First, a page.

Enjoy nature in bloom (and on your plate)
Norway is home to hundreds of thousands of trees and billions of flowers. The trees normally blossom in May, a time which is particularly beautiful by the Hardangerfjord and the Sognefjord, with their famous fruit trees. Sample the world’s finest cider at the source. Visit one of Norway’s Michelin-starred restaurants and sample delicious Nordic flavours made from locally-sourced ingredients.
Find extra information</ br> on Visitnorway.com
Spring offers the most enjoyable skiing, with more hours of daylight and warmer temperatures. Early spring is the main season for ski touring.
Experience some delightful late season runs at popular ski resorts like Strandafjellet, Voss, Folgefonna, and Narvikfjellet.
Outdoor swimming and saunas
Rejuvenate your senses with the first refreshing dip of the year! You will find fjord-side saunas featuring cutting-edge modern architecture in many places in Norway, including right by the Oslofjord. You can go straight from the bracing water of the fjord into a sauna to heat up.
When winter is in retreat and the sun returns, it’s the perfect time for a city break. Explore Trondheim, Oslo, or Stavanger. Discover Bodø or the charming Arctic city of Tromsø, known as the ‘Paris of the north’. Norwegian cities are compact and very walkable — perfect for a weekend break.
See the sights without the crowds
Summer is high season for tourism in Norway. But if you visit in spring, there are far less visitors, and you can have a more relaxing experience.
It's the perfect time to ride the famous Flåm Railway down to the fjord village of Flåm for a fjord cruise, and experience Norway in a nutshell. Head north and experience wild nature, fresh and unique seafood, and indigenous Sami culture.
Unique holiday experiences
Easter is a major holiday in Norway. Traditions include skiing, sunbathing, and reading crime novels.
The 17th of May is Norway’s constitution day. The entire country celebrates, with parades in the streets featuring marching bands and a wide variety of floats. There are Norwegian flags everywhere and people dress formally in traditional national costumes, suits, and dresses. It’s the biggest party of the year!
From March to May, the days get longer, and the weather gets warmer all over the country. Melting snow creates natural waterfalls everywhere, and blooming flowers – and smiling people – make spring in Norway a remarkable experience.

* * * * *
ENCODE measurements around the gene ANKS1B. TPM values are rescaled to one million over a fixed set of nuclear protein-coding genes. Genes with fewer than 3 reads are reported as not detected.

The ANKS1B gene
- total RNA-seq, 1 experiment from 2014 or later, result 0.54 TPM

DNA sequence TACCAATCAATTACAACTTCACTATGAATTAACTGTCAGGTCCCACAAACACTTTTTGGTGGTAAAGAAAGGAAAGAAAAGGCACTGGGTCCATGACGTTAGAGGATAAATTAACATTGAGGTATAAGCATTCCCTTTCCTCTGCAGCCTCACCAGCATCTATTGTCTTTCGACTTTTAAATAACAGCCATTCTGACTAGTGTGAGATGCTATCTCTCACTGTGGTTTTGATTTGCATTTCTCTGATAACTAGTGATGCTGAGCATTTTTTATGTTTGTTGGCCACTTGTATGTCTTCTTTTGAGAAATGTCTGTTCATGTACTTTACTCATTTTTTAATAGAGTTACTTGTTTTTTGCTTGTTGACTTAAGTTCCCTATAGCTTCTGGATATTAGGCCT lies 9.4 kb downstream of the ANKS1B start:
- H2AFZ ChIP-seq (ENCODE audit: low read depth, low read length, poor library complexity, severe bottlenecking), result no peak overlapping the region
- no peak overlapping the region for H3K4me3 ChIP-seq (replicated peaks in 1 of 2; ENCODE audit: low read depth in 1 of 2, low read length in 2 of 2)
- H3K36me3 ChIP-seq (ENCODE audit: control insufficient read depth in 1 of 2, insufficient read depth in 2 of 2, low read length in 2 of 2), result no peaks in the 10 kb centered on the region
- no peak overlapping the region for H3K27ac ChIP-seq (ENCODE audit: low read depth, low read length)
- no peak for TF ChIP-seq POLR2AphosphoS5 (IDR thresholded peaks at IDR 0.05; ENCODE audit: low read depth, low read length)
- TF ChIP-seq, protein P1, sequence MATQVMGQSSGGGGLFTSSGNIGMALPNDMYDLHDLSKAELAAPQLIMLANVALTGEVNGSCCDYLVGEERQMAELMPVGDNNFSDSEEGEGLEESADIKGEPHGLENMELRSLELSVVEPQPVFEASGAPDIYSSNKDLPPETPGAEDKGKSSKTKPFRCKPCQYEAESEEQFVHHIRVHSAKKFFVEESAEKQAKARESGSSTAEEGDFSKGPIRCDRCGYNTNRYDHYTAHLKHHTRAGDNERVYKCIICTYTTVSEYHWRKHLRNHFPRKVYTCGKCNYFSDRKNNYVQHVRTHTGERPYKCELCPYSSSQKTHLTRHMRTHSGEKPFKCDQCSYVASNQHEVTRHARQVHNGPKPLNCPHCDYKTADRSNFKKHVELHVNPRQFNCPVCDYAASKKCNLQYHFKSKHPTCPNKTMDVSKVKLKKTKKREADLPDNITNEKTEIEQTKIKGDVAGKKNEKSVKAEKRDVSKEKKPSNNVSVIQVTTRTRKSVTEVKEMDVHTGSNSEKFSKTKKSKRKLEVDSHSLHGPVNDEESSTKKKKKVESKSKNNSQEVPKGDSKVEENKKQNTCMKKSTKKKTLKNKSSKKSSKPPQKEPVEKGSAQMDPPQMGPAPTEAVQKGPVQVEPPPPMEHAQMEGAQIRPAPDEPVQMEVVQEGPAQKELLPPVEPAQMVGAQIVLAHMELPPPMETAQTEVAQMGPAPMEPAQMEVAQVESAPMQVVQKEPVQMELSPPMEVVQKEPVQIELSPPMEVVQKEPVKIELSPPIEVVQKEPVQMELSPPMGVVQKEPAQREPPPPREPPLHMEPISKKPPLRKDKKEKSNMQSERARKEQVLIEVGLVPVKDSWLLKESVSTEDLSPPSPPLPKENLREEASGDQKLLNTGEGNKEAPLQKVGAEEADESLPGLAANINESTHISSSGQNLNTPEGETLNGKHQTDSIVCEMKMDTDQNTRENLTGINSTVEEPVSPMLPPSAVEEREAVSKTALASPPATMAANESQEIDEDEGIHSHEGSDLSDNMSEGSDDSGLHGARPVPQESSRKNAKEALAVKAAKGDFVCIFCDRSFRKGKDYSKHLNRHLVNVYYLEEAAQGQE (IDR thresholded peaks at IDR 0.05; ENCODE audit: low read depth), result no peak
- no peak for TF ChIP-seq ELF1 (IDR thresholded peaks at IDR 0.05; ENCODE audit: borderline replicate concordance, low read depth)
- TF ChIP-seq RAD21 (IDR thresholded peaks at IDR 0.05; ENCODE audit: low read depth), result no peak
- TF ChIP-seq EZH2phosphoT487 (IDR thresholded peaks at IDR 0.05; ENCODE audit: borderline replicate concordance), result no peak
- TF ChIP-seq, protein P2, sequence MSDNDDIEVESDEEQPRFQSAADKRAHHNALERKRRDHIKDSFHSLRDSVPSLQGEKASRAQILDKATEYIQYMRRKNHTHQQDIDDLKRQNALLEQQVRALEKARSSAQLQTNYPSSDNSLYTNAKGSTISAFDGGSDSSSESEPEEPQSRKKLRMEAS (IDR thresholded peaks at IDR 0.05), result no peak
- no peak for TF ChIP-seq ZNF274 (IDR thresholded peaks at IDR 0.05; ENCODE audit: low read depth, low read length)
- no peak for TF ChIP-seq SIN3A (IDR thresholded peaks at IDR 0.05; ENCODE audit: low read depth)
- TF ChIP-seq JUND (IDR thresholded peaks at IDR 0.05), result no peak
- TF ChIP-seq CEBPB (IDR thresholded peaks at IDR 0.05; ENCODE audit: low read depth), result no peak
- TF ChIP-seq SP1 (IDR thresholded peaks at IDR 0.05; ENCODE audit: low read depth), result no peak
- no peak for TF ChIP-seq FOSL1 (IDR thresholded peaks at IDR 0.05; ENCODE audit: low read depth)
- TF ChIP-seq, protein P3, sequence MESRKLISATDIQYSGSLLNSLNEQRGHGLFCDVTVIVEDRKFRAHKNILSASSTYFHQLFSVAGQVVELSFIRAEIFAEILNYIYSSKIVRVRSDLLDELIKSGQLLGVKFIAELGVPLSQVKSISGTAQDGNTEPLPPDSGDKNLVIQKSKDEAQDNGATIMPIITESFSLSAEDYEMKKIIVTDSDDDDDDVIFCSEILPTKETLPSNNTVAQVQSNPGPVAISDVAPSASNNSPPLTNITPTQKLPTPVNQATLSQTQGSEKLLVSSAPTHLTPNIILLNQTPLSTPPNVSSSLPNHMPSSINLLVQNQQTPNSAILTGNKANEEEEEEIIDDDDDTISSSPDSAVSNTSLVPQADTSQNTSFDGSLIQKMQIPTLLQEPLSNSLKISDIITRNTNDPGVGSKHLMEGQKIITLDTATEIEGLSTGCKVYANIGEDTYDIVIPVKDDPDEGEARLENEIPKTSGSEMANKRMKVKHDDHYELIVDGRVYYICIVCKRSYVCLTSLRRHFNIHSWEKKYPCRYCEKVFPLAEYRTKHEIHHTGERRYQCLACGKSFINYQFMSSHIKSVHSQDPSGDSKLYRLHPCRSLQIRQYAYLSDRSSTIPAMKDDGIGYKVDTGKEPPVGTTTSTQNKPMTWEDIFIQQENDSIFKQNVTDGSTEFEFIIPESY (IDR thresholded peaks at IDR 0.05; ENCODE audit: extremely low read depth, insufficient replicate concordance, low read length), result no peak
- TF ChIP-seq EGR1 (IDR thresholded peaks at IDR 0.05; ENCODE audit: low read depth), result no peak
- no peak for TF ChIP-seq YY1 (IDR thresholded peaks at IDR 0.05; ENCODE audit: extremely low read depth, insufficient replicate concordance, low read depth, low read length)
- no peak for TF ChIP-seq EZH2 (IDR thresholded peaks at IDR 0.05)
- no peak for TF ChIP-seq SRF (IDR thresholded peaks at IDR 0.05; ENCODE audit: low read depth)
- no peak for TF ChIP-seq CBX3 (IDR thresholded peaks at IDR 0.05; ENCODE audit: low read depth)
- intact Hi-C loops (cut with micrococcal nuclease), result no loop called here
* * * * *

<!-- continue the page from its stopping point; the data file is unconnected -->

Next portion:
Some years spring comes early, other years late, sometimes it’s warm, and sometimes chilly well into what’s supposed to be the summer months.
How to dress for spring
- The weather can change quickly in Norway, especially in the mountains, so bring good footwear and warm clothes no matter what the conditions are like when you set out.
- Dress in layers and be prepared for both sun and rain, and even snow.
- If you’re out seeing the city sights, it's a good idea to bring along an umbrella. Bring a rain jacket along if you’re exploring nature.
- Don’t forget sunglasses and sunscreen! White snow reflects sunlight, and it’s easy to get a sunburn.
- Above all, don’t trust your own eyes – by the time you’ve gotten dressed, the weather may have changed.
- Spring usually arrives earlier in Southern Norway than the rest of the country, usually sometime in April.
- In early spring, the coastal areas of Fjord Norway typically have the highest temperatures. However, in May, the warmest weather is often found in the southern part of Eastern Norway and Southern Norway.
- Above the Arctic Circle in Northern Norway, you may not experience true spring until late May or early June.
Just as spring arrives later in the north than in the rest of the country, it also arrives at the coast and in the lowlands long before creeping up into the mountains. When you travel in the mountains, the changes in altitude mean that you can also see the scenery change from winter to spring and from spring to winter, in the space of just a few hours!
To be honest, spring is not the ideal time to visit if you are keen to experience either phenomenon.
The northern lights can be seen when the sky is clear and dark. Cold, dry nights from October to March are the best to hunt for the northern lights, so a winter trip to the north is recommended for those who want a glimpse of the northern lights.
In spring, the nights grow shorter, and the days grow longer. There are 76 days of midnight sun between May and July in Northern Norway. For 24 hours of daylight, visitors need to go north of the Arctic Circle in summer.
Although there is no true midnight sun in spring, the days are noticeably longer in Norway than further south in Europe.
Well done! Early spring is a popular time for skiing in many parts of Norway.
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Correct! Melting snow makes for powerful and dramatic waterfalls.
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Correct! The only thing that’s certain is that spring weather is never certain. Pack accordingly!
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